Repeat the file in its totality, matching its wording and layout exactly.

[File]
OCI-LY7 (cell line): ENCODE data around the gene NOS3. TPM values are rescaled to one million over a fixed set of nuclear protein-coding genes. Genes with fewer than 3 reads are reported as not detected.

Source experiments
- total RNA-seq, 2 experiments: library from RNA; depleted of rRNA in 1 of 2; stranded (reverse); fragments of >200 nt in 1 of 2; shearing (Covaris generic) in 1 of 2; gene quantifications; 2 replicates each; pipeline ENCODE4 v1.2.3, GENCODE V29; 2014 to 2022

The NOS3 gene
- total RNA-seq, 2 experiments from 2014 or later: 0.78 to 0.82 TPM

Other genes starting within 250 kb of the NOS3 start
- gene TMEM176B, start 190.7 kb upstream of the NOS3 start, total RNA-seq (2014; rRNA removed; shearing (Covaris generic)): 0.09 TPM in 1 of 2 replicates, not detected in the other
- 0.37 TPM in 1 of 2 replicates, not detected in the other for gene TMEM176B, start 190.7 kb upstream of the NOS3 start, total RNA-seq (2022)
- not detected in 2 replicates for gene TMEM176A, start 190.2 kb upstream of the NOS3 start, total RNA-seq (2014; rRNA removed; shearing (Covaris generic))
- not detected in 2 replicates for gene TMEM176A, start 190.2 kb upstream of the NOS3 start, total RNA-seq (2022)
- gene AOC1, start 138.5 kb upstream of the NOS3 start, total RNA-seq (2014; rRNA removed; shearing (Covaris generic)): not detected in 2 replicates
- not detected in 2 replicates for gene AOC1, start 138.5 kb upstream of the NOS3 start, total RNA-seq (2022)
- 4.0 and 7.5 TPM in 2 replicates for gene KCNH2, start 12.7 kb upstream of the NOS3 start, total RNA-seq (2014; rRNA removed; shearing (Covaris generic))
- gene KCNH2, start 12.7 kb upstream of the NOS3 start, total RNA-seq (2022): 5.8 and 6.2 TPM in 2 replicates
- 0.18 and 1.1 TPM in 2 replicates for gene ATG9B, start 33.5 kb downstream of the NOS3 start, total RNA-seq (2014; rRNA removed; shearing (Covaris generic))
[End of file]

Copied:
OCI-LY7 (cell line): ENCODE data around the gene NOS3. TPM values are rescaled to one million over a fixed set of nuclear protein-coding genes. Genes with fewer than 3 reads are reported as not detected.

Source experiments
- total RNA-seq, 2 experiments: library from RNA; depleted of rRNA in 1 of 2; stranded (reverse); fragments of >200 nt in 1 of 2; shearing (Covaris generic) in 1 of 2; gene quantifications; 2 replicates each; pipeline ENCODE4 v1.2.3, GENCODE V29; 2014 to 2022

The NOS3 gene
- total RNA-seq, 2 experiments from 2014 or later: 0.78 to 0.82 TPM

Other genes starting within 250 kb of the NOS3 start
- gene TMEM176B, start 190.7 kb upstream of the NOS3 start, total RNA-seq (2014; rRNA removed; shearing (Covaris generic)): 0.09 TPM in 1 of 2 replicates, not detected in the other
- 0.37 TPM in 1 of 2 replicates, not detected in the other for gene TMEM176B, start 190.7 kb upstream of the NOS3 start, total RNA-seq (2022)
- not detected in 2 replicates for gene TMEM176A, start 190.2 kb upstream of the NOS3 start, total RNA-seq (2014; rRNA removed; shearing (Covaris generic))
- not detected in 2 replicates for gene TMEM176A, start 190.2 kb upstream of the NOS3 start, total RNA-seq (2022)
- gene AOC1, start 138.5 kb upstream of the NOS3 start, total RNA-seq (2014; rRNA removed; shearing (Covaris generic)): not detected in 2 replicates
- not detected in 2 replicates for gene AOC1, start 138.5 kb upstream of the NOS3 start, total RNA-seq (2022)
- 4.0 and 7.5 TPM in 2 replicates for gene KCNH2, start 12.7 kb upstream of the NOS3 start, total RNA-seq (2014; rRNA removed; shearing (Covaris generic))
- gene KCNH2, start 12.7 kb upstream of the NOS3 start, total RNA-seq (2022): 5.8 and 6.2 TPM in 2 replicates
- 0.18 and 1.1 TPM in 2 replicates for gene ATG9B, start 33.5 kb downstream of the NOS3 start, total RNA-seq (2014; rRNA removed; shearing (Covaris generic))